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The former Charleston Consolidated Railway, Electric and Gas Company Car House is a historic building associated with city's old streetcar system. Originally built in 1897, it operated as a streetcar maintenance shop and storage facility, and was part of a complex of buildings that supported the system. Streetcars were an important means of transportation for Charleston residents and contributed to the city's growth. The system operated until 1938 when it was discontinued. Added to the National Register of Historic Places in 2017, the building is now home to a school called the American College of the Building Arts.

The Charleston Consolidated Railway, Electric and Gas Company Car House was originally built 1897. It is now home to the American College of the Building Arts.

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Streetcars in Charleston

Compared to other city's around the country in the 1880s and 1890s, Charleston was late to build an electric streetcar system. By 1896 there were two streetcar companies but both used horses. Charleston was unable to build an electric streetcar system for so long due to lack of funding and was the only city in the country with a population of 35,000 or greater without one. Finally in late 1896 the city authorized the Charleston Street Railway Company to build and operate an electric streetcar system. Tracks were laid down on many of the former horse-drawn routes. Two years later the company merged with another company to form the Charleston Consolidated Railway, Electric and Gas Company.

As noted above, the system played an important role in spurring economic development in the city in the coming decades. Tracks reached beyond the city limits into new areas including Hampton Park and the Citadel Military College campus. The Hampton Park neighborhood grew quickly because streetcars gave residents there easy access to jobs. The streetcars also helped residents to enjoy recreational activities, taking them to parks (Hampton Park had a dance pavilion, restaurant, and theater), the circus, baseball games, and other events.

After World War I, usage of trolleys began to decline. Residents started using personal cars and costs to operate the system increased. As a result, in 1938 the city transitioned to a bus system since buses could easily change routes if needed nor did they require tracks or overhead wires. The buses operated out of the former streetcar buildings. Bus service was curtailed in the 1970s and it appears that the buildings were vacated as well around this time. The Citadel bought the property in 1986 (for what purpose is unclear) but the city acquired it in 2001. The American College of the Building Arts, which was founded in 1999, moved into the old railway building in 2016 after a year or so of renovation.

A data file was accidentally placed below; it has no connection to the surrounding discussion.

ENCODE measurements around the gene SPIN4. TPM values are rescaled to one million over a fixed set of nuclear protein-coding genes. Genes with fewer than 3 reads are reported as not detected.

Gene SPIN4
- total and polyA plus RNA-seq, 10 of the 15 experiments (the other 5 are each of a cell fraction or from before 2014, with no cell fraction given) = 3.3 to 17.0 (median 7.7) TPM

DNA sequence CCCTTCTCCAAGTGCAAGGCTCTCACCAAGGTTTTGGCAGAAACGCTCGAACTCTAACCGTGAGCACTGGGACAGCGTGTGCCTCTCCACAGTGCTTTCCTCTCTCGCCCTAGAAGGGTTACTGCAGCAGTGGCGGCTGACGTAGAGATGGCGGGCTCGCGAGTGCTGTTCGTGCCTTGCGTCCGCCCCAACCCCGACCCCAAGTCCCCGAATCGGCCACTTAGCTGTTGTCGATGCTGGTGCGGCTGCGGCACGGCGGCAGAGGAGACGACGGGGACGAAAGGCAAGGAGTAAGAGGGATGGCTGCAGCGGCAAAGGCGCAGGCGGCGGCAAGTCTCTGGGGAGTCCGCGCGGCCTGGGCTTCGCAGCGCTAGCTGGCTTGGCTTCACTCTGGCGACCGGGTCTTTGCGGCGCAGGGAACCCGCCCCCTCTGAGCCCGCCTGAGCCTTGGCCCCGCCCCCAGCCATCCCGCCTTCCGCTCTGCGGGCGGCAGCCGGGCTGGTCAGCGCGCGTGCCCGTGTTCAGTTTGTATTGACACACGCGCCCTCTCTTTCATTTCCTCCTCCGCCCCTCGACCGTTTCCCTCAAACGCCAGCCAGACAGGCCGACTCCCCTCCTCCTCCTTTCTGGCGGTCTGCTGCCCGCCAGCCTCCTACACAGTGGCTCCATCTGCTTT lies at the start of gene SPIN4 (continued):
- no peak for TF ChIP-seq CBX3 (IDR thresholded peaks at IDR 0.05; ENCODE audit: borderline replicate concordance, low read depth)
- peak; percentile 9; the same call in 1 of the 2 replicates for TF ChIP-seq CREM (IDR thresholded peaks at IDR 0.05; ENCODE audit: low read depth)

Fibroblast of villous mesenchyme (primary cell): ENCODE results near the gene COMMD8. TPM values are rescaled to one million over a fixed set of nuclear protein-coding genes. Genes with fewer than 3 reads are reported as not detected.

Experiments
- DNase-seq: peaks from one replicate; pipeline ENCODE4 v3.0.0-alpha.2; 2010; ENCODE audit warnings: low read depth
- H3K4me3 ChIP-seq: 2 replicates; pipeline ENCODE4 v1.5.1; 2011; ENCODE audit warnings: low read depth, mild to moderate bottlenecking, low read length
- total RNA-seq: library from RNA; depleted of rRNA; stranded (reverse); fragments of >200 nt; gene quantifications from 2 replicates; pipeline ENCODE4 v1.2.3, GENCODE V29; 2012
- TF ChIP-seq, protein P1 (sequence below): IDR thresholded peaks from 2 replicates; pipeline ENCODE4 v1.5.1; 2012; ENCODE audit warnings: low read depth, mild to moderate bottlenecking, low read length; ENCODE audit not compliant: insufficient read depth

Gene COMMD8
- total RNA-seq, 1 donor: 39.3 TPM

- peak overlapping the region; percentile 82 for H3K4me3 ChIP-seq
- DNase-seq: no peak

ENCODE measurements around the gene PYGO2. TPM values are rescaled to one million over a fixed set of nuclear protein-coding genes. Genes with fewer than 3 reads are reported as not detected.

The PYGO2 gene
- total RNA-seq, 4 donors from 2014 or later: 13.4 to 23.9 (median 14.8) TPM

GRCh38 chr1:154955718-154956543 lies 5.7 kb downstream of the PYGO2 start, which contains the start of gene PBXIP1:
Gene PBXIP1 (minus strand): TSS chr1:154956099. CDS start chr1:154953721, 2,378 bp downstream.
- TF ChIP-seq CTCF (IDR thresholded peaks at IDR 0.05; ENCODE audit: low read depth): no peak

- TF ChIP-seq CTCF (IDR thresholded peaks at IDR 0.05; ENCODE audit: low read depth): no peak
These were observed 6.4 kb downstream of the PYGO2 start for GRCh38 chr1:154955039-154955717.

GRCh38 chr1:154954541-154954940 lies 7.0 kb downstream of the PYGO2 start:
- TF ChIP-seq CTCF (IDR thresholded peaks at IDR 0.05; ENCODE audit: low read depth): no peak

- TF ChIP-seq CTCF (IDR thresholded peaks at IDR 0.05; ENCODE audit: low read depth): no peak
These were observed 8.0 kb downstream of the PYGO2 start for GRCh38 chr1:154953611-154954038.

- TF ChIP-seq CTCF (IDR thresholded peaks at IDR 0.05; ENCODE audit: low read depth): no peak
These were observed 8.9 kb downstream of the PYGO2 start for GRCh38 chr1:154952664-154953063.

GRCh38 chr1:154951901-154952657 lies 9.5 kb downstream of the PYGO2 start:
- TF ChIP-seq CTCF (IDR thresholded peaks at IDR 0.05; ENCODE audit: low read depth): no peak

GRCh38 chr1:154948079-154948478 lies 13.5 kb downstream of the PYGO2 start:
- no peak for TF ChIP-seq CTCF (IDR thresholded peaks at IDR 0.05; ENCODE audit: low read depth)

From Integration to Segregation

The electric streetcar system in Charleston was segregated the entire time it operated. However, the horse-drawn streetcars were integrated. When service began in 1866, Black residents were forced to ride on the exterior platform of the streetcars (the company did not have Black-only streetcars). To protest this arrangement, in March 1867 groups of Black riders boarded streetcars and refused to leave until Union troops came and removed them by force. Others placed rocks on streetcar tracks. One Black woman, Mary P. Bowers, who boarded a streetcar and was removed, filed a complaint with the Freedmen's Bureau (the federal agency tasked with assisting freed Blacks and poor whites in the South), which compelled the company to integrate the streetcars in May. Instead of decreasing ridership as some believed would happen, the change increased the company's profits.

Over the course of the next three decades, southern states passed Jim Crow laws that implemented segregationist policies. In Charleston, when the electric streetcar system was built, it officially became segregated. Initially not everyone agreed with the change, including the newspaper the News and Courier, which stated that all first class passengers should be allowed to ride in the first class streetcars. However, segregation of the streetcars was enforced and remained so.

"Charleston Consolidated Railway, Electric and Gas Company Car House." South Carolina Historic Properties Record. Accessed April 16, 2021.

"Campus History." American College of the Building Arts. Accessed April 16, 2021.

King, Hilary. "Charleston Consolidated Railway, Electric and Gas Company Car House." National Park Service - National Register of Historic Places Nomination Form. February 28, 2017.

Image Sources(Click to expand)

Jason W. Kaumeyer, via Wikimedia Commons: